Cornbread Othello at the Loco, by Alan King

A line inside of Coco Loco stretched along the bookstore walls, wrapped around the Poetry shelves and passed through the Biography and Fiction sections. Every Thursday night, eager performers rushed Fatback McGristle for the list as they cried, "Ohh.. mee, mee!!" The tired host let out a frustrated sigh while his gold tooth gleamed among the other three remaining teeth.

Outside. Cornbread Othello was brushing back his sandy-brown 'fro before taking the Black&Mild from over his right ear, lighting up and puffing tight O's that stretched to loose hoops the higher they climbed the cool air.

"I ain't never seen people this excited for the open mic since Yogi Records in Adam's Morgan. But that was years ago. A few of these pups were nursing their mother's tit then." Cornbread peeks inside at Fatback gesturing wildly that the list is closed, and that there were no intentions of squeezing on late-comers.
"This was a whole different scene nine years ago. D.C. was fierce then. Can you imagine being at a reading and every poet there at the caliber of those in the Black Arts Movement? You left every reading ready to put pen to paper under some desk lamp or whatever light you had to work with."

Cornbread recalled how he got his name. He had been reading on the scene for a while when the older cats took notice and was feeling his Shakespearean flow--everything from sonnets to rhyming couplets. After the council of elders had watched Lawrence Fishburn play Othello, and after considering that his skin was lighter than corn meal, they unanimously decided what to call him. The rest was history. From there, he'd go on to grace international scenes such as Switzerland, Japan, the United Kingdom, and Austrailia.

Cornbread's work was in several national and international anthologies. He published over 20 collections of poems, 10 novels and numerous articles for the Washington Citypaper, The Afro, EMERGE, and the National Newspaper Publishers Association. Cornbread was also nominated four times for a Pushcart Prize and the National Book Award. The Pulitzer Prize-winning poet and journalist was invited to do speaking engagements throughout the African continent.
The D.C. scene was definitely a different place then. So much onus was on the writer to study their craft and not to take the reader for granted. Even the audience was well-read not just in poetry, but other literary genres and current events going on around the world.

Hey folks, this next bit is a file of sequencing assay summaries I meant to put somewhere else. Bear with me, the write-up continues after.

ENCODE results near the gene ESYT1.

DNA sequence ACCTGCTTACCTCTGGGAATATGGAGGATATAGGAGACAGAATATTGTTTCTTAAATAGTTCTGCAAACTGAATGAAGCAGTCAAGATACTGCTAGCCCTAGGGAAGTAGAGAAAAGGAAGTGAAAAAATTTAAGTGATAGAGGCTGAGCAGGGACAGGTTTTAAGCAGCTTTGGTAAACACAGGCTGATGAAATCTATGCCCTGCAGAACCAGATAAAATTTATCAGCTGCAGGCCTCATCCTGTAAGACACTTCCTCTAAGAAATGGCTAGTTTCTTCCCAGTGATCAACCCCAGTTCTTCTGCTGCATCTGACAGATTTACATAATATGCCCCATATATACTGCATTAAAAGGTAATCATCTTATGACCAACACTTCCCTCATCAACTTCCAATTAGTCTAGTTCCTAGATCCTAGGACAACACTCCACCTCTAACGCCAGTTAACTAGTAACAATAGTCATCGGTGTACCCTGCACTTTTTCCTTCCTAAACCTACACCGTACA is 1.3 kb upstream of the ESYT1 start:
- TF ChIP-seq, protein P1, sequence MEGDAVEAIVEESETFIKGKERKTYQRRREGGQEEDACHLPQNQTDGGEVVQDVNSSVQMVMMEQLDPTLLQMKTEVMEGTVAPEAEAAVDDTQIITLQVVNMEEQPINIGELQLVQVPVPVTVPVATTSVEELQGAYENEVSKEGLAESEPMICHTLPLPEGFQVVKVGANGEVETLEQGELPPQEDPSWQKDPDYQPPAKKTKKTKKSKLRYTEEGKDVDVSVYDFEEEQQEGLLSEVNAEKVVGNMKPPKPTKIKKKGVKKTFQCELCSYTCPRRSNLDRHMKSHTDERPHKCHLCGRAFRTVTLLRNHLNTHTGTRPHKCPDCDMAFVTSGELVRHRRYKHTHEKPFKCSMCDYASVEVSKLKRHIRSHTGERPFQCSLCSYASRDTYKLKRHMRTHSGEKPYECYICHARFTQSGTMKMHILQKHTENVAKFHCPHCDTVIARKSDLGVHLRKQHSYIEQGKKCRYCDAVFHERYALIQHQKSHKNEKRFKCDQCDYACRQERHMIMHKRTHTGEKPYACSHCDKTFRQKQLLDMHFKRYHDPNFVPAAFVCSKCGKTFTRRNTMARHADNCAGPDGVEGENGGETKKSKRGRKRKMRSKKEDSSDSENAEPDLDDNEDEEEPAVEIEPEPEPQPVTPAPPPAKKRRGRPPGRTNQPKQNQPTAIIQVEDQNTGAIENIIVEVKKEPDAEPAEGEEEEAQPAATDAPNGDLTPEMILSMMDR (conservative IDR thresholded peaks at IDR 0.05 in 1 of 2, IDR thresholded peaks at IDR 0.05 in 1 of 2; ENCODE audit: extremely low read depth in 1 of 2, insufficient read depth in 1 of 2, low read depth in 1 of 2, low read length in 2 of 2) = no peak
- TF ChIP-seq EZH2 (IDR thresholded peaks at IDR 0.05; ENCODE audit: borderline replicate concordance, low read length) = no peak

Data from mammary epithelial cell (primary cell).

"One night, this self-proclaimed elder got up on the mic and started doing this number by the Last Poets. He never even acknowledged that it was their piece." Cornbread takes a long drag on his Black&Mild, now smoked to the mouthpiece. He holds it in as long as he could before releasing a stream through his nostrils.
"I felt so sorry for that cat when he finished that poem. Right after, the host counted to three and damn near everybody in the place recited the same poem back to him before they banned his ass from ever performing there, again. That was then. Recently, I was at another spot nearby. Nag Champa was burning strong that night. This one cat does a poem and bites several lines from Saul Williams' "Amethyst Rock." But everybody was so busy being righteous that they didn't catch it and the chump got daps and back pats. I was so disgusted that I left. "
Cornbread pushes through the heavy double doors. Cornel Shalom was on the mic. Cornbread couldn't stand this extra-righteous brother. Something about the guy's whole image seemed artificial. Cornbread ran into many of these dudes preaching that "king" must love the "queen" rhetoric. Most of these guys were womanizers, who postured as photographers, poets, teachers, and founders of non-profits. At 6' 4, Shalom--who was bald--was wearing a long flowing ceremonial garment.

"The Tax Man's!!...the Tax Man's debt!!" ranted the militant, who was said to resemble Morpheus. "The Tax Man's!!...the Tax Man's debt!!" He said it as if he were somehow stuck on repeat, as if the idea were a scratched record struggling to play past that point. "The Tax Man's!!...the Tax Man's debt!!" At first Cornbread thought he was having a seizure. He was reaching for his pick just in case the performer tried to chew off his tongue. But he realized it was a part of the performance when he picked up on the dramatic pauses and the way Cornel looked intently into the eyes of the mostly-women crowd. Five more runs of this and his piece was finished.

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Sankar Roy